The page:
But those roles shifted in the 1960s and 1970s as county governments got more power to provide services that had traditionally been left to cities to do. A good example of that was the rise of county water systems, which began to compete with local municipal water systems. One reason the City of Winder provides so much water service outside its city limits is because it had the capacity to do that before the Barrow County government got into the water business. (Ditto for Jackson County and its towns, too.)
A current example of this tension between city and county governments is the ongoing dispute between the City of Winder and the Barrow County government over how much the county should roll back its property tax rate for Winder residents since the town provides its own fire services apart from the county’s fire system.
The rise of county government services created a situation where many communities had overlapping services with more than one government offering a particular service. That led to a backlash by the state government a few years ago with HB489 that mandated local governments reduce overlapping services with a service delivery strategy. But local governments are notorious for turf-protecting and that effort has not resolved all the problems.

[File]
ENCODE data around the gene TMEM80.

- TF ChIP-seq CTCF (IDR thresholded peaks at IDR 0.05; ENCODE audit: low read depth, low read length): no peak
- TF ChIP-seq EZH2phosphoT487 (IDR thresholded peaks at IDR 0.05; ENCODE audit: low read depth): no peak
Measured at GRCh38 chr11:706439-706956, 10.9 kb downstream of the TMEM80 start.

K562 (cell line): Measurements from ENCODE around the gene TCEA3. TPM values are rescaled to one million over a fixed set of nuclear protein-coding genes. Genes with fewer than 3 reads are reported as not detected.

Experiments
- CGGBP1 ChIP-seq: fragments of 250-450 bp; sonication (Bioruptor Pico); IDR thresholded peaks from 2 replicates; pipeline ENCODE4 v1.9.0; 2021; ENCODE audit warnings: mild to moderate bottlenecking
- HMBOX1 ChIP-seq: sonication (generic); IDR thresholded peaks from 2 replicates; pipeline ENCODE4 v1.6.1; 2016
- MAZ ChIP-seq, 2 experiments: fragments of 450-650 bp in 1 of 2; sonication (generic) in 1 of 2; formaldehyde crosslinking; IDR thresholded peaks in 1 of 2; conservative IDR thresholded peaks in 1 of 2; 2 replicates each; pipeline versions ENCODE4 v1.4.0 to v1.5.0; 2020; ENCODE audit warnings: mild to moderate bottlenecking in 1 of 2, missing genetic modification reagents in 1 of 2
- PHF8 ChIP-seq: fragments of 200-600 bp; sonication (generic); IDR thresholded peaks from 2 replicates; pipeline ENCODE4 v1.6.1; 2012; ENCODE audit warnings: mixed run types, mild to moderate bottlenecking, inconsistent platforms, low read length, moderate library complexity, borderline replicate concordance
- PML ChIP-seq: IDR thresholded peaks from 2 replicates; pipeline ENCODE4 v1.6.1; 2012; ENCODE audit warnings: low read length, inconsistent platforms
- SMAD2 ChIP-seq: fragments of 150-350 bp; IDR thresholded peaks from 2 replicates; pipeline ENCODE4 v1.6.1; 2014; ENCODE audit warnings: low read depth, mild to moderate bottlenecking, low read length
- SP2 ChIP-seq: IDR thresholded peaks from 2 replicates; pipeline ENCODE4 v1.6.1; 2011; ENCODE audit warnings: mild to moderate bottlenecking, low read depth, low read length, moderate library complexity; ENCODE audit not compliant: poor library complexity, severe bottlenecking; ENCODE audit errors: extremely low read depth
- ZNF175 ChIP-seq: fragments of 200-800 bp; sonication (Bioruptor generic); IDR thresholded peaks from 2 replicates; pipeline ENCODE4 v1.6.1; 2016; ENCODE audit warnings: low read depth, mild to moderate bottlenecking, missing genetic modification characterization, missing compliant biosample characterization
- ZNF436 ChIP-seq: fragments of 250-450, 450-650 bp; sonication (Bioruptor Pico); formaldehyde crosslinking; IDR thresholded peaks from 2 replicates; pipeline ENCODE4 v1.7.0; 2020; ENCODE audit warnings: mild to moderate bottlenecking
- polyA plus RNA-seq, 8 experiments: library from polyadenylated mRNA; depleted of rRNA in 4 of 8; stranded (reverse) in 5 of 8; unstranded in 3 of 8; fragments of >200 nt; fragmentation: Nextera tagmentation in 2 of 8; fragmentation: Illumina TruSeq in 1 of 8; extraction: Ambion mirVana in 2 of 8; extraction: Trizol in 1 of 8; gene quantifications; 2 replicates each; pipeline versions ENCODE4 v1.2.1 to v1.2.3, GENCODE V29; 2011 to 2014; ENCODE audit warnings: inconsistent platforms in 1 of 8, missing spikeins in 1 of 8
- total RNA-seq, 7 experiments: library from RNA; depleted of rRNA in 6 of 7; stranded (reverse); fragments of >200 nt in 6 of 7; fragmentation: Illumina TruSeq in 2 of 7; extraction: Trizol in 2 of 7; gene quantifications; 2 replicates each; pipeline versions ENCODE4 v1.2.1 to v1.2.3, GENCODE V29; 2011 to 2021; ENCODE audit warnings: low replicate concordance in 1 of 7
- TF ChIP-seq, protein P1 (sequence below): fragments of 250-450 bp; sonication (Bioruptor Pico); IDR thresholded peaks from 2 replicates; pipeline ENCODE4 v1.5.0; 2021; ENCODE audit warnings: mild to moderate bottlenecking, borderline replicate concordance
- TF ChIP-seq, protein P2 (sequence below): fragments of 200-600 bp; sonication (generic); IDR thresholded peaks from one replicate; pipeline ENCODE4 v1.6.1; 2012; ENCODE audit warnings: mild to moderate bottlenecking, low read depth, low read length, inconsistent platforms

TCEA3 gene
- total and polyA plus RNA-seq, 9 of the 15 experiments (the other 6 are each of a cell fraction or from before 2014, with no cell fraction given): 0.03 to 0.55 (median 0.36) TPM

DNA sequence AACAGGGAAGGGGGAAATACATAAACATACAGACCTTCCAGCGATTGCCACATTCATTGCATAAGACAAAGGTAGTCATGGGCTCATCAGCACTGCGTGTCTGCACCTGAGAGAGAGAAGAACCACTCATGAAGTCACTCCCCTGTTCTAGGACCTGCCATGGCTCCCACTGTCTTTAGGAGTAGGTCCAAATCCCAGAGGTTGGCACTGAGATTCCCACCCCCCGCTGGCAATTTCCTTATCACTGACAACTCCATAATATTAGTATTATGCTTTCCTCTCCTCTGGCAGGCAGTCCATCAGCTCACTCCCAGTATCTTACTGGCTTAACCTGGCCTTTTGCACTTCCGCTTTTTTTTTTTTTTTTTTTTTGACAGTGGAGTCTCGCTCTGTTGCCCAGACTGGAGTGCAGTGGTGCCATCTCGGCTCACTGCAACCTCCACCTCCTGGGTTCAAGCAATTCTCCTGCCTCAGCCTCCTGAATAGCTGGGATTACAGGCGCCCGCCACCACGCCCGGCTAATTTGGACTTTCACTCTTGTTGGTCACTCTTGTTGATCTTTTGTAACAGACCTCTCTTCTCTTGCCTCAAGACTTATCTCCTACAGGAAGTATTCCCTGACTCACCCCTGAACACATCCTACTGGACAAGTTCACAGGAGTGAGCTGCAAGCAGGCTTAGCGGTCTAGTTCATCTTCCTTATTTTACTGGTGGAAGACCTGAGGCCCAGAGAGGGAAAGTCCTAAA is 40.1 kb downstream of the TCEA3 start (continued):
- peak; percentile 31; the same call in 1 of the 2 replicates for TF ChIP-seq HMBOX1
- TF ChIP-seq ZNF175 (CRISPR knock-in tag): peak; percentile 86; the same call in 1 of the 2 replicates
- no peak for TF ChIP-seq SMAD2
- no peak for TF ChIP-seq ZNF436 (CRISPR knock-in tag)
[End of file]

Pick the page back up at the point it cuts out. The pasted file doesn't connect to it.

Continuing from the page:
Developers and land speculators are well aware of this tension between local governments and will often try to play one government against another to get the best deal for a project. That is, in effect, what Walton has attempted to do with the Arcade annexation plan. The firm tried in 2012 to have the county government rezone its 700 acres in South Jackson, but ran into opposition and withdrew that proposal.